If you spend $1 million on advertising each year, please don’t throw $310,000 out the window. Here’s a case study to show you how to stop wasting media dollars. Follow this path, your boss will think you’re a genius, and you will get more customers. It works for local, regional, and national advertising campaigns.
The map above shows a 25-minute drive-time zone around a retail location in Burbank, California. This is a basic estimate of how far people will drive, in a major urban setting, to get to a store. Now, let’s say this retailer was considering a promotion on cable TV. Here’s how the cable zones would overlay that driving footprint:
You can visually see the waste. Anything outside the yellow line is advertising spent on customers who won’t drive near your store. But how do you actually remove the waste? Take 6 simple steps.
1. List the ZIP Codes within each cable area, and the corresponding number of households
2. List the ZIP Codes only within the drive zone, and the households
3. Match the ZIPs
4. Create a business rule for how much waste you will tolerate — for example, any cable zone with fewer than 50% of households in the drive zone gets removed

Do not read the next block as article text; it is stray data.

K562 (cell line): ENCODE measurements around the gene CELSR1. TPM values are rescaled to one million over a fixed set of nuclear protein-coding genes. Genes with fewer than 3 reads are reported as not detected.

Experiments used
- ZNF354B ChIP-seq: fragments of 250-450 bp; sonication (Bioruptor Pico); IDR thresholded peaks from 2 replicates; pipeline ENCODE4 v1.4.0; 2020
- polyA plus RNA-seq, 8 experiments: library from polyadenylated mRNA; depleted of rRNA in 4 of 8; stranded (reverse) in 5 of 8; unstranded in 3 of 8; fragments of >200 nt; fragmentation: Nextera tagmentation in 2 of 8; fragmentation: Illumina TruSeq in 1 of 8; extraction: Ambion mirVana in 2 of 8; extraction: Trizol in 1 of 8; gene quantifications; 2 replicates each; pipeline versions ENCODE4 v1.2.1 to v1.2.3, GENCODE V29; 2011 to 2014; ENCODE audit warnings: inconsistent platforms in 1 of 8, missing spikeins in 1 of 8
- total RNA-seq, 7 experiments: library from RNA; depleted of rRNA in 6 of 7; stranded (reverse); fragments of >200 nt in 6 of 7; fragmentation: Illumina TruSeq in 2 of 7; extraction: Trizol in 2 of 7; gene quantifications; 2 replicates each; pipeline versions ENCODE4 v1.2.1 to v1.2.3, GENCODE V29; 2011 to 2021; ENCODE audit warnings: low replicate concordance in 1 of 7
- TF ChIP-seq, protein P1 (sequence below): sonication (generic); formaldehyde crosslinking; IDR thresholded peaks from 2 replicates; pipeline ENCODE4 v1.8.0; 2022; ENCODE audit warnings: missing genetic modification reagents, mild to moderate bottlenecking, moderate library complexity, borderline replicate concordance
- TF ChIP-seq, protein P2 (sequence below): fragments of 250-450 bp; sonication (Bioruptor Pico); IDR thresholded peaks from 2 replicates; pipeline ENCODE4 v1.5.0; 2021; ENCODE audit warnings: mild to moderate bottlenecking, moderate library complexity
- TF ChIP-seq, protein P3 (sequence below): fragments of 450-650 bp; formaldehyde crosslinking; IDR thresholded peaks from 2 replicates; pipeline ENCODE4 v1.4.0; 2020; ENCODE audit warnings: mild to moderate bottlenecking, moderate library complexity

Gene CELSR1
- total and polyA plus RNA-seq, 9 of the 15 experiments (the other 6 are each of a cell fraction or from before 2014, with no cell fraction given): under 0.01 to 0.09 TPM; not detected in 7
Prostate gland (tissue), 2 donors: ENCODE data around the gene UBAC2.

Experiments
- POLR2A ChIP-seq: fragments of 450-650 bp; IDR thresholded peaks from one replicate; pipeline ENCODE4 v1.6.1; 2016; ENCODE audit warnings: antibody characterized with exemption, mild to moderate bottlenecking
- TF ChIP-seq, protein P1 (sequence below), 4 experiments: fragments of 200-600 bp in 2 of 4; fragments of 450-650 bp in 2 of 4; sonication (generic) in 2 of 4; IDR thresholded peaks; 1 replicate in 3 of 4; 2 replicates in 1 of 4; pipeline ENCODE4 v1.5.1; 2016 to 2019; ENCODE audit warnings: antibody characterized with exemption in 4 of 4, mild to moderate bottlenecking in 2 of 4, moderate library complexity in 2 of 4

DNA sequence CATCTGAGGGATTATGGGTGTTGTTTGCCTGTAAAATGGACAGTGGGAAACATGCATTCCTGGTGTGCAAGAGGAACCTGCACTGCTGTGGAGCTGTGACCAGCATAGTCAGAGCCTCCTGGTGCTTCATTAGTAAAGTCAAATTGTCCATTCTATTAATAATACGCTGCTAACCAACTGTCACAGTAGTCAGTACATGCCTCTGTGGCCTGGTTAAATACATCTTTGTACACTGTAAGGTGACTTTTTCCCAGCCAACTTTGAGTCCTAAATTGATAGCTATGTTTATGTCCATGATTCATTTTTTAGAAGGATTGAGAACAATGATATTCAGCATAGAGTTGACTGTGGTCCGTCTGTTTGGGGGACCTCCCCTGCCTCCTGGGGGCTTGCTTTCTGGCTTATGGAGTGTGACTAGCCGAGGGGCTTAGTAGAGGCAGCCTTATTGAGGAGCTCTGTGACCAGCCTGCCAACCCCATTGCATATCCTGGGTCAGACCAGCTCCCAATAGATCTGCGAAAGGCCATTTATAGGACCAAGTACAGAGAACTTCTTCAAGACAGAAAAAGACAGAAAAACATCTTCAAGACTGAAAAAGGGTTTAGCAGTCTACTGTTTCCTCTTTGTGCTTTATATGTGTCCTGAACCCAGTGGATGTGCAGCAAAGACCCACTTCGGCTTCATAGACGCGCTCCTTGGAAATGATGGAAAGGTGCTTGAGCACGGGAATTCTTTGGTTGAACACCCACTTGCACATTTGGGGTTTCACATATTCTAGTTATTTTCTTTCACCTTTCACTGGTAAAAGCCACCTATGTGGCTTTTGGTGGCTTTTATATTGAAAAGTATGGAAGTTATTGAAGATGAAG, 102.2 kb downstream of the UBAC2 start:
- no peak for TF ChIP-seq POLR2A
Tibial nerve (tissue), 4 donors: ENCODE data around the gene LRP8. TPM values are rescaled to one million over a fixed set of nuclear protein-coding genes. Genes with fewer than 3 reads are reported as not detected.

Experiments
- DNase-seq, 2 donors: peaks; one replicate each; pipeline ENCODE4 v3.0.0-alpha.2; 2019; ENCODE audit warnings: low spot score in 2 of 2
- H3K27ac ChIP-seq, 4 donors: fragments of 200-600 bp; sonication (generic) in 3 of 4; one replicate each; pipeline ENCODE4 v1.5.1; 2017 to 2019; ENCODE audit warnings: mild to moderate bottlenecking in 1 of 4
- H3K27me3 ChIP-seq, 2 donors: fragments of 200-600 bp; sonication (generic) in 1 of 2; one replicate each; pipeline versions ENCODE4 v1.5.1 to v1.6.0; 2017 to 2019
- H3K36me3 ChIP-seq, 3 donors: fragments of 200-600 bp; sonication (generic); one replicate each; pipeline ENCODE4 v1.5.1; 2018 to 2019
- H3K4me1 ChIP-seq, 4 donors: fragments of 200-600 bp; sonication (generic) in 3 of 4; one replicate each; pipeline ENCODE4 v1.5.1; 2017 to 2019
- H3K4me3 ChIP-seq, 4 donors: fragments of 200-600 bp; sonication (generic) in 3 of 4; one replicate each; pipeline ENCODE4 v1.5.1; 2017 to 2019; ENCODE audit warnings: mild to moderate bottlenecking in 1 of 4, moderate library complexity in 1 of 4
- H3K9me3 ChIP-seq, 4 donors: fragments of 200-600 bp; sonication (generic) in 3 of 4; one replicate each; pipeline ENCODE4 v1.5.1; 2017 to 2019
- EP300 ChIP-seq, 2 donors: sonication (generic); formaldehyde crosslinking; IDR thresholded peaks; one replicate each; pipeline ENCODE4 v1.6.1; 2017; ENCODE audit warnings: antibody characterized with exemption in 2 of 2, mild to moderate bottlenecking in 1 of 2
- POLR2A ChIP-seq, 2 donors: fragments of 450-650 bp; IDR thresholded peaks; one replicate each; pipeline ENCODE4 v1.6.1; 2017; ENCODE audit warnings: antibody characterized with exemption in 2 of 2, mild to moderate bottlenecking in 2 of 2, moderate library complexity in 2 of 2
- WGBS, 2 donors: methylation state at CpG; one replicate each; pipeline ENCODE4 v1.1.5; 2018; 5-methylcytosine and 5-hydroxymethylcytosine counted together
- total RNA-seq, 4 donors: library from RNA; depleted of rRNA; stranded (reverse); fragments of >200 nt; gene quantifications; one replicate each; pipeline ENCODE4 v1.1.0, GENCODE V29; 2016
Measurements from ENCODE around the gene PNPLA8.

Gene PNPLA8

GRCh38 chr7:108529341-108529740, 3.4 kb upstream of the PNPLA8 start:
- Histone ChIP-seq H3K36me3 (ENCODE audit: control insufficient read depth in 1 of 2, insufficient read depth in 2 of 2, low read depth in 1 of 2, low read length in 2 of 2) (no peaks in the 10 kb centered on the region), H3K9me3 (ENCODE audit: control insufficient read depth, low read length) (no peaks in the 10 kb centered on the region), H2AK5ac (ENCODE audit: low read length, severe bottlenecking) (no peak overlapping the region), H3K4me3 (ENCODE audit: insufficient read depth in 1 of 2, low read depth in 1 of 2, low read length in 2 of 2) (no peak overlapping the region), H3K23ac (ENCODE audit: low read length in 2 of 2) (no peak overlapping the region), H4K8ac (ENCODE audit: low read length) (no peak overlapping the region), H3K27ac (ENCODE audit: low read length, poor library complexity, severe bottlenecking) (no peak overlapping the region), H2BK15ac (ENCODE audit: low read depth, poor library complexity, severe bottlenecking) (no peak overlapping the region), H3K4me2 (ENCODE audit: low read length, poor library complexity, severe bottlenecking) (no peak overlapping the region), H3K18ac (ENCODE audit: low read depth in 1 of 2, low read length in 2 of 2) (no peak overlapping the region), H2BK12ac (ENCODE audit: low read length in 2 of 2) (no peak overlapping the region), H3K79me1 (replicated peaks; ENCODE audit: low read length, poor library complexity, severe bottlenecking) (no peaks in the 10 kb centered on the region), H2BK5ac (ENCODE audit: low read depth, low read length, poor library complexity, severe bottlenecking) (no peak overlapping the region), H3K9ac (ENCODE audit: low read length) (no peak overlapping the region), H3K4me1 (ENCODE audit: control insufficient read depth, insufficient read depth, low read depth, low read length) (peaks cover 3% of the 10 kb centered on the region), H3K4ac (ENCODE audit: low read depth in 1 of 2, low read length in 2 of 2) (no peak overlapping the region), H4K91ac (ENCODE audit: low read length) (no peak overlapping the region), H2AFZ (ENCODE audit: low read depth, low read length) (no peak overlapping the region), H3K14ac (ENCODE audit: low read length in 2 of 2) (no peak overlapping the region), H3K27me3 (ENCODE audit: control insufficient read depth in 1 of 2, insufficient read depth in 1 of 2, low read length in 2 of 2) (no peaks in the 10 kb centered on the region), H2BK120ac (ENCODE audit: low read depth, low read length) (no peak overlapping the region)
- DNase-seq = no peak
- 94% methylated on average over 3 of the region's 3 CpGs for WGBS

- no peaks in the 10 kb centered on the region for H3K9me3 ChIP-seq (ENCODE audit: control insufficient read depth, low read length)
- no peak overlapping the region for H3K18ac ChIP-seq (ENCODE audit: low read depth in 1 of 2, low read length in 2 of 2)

5. Kill the cable zones in your media plan that fall below this threshold
6. Count up the before and after households, and you’ll see the savings.
Without this analysis, here is what a cable buy in the Burbank, Calif. area would look like. Mediassociates found that an untargeted buy from an inept media planner would spray 6.3 million households with cable ads, yet only 3.8 million of these homes would be in the driving range of the store — for 38.92% waste:
With a drive-time analysis, the cable buy would look like this: A targeted flight reaching 3.2 million households, of which 3.0 million are in driving range, for only 7.66% media waste. Cable zones highlighted in gray were removed from the media plan.
The lesson learned: If you have regional territories or retail locations, plot your media carefully. Doing so can save you 31% or more of your advertising budget. Without this media planning analysis, you might as well take one-third of your ad dollars and throw them in the trash.